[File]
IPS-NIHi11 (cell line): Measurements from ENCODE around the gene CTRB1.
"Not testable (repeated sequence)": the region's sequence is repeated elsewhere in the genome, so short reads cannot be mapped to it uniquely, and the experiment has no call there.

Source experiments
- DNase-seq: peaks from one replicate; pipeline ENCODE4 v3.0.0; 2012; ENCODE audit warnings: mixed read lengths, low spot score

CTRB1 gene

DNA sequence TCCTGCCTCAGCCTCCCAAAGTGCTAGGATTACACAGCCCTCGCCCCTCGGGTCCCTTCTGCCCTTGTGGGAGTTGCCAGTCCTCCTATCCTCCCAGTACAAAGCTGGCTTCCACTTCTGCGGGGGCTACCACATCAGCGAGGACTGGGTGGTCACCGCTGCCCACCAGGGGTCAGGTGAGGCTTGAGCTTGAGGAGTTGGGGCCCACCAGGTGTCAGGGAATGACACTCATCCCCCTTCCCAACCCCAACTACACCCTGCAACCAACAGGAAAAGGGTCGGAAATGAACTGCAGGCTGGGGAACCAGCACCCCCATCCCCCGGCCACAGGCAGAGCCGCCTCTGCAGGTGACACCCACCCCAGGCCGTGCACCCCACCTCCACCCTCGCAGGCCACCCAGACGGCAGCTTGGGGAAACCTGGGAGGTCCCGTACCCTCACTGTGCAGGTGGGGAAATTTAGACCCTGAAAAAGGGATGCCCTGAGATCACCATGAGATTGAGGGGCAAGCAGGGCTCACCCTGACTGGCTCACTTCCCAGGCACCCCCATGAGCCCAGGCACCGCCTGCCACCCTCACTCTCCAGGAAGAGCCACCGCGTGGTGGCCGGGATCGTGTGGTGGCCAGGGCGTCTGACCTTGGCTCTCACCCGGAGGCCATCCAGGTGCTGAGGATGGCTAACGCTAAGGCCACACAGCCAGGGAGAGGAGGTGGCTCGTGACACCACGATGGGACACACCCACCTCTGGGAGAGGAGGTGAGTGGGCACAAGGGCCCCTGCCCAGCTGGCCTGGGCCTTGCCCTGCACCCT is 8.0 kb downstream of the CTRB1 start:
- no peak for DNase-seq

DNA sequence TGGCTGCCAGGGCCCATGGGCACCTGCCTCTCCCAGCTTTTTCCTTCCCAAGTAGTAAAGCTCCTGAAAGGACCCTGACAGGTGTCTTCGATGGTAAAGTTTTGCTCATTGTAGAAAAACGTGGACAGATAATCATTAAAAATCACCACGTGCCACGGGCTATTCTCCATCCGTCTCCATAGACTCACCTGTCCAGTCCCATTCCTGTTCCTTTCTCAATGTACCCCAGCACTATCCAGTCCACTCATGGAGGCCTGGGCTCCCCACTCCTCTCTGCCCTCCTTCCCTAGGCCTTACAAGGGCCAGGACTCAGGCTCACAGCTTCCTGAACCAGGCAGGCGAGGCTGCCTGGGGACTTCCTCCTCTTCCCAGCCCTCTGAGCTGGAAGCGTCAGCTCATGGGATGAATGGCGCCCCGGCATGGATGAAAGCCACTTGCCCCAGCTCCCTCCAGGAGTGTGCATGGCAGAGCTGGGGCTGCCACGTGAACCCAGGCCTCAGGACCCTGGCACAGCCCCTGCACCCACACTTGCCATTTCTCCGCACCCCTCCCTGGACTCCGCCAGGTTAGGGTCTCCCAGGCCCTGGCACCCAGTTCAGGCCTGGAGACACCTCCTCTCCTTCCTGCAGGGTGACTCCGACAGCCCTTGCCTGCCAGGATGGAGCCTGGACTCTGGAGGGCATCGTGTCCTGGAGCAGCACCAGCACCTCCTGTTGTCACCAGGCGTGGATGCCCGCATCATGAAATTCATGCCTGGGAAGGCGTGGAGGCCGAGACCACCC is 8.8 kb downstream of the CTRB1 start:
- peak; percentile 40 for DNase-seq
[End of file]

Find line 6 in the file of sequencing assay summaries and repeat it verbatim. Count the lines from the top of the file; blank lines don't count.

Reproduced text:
DNA sequence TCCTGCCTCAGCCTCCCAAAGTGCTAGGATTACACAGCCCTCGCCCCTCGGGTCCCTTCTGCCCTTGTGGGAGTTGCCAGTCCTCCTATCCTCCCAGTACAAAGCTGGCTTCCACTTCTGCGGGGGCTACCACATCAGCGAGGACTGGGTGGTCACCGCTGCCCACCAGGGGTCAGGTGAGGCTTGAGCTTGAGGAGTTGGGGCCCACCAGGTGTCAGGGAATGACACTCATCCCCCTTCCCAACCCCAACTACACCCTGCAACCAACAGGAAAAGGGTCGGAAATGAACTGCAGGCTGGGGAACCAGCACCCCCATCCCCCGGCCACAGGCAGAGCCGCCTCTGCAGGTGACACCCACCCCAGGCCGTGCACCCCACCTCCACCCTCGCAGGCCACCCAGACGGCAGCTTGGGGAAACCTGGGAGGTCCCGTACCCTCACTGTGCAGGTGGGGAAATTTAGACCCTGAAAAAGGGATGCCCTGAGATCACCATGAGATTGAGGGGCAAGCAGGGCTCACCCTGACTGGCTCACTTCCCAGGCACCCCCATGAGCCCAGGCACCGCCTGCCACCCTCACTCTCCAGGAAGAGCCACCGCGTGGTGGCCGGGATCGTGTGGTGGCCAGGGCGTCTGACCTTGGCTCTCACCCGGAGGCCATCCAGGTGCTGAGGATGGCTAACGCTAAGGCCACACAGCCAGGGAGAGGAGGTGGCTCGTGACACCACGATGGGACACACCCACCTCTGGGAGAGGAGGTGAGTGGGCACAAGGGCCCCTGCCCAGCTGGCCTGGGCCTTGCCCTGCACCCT is 8.0 kb downstream of the CTRB1 start: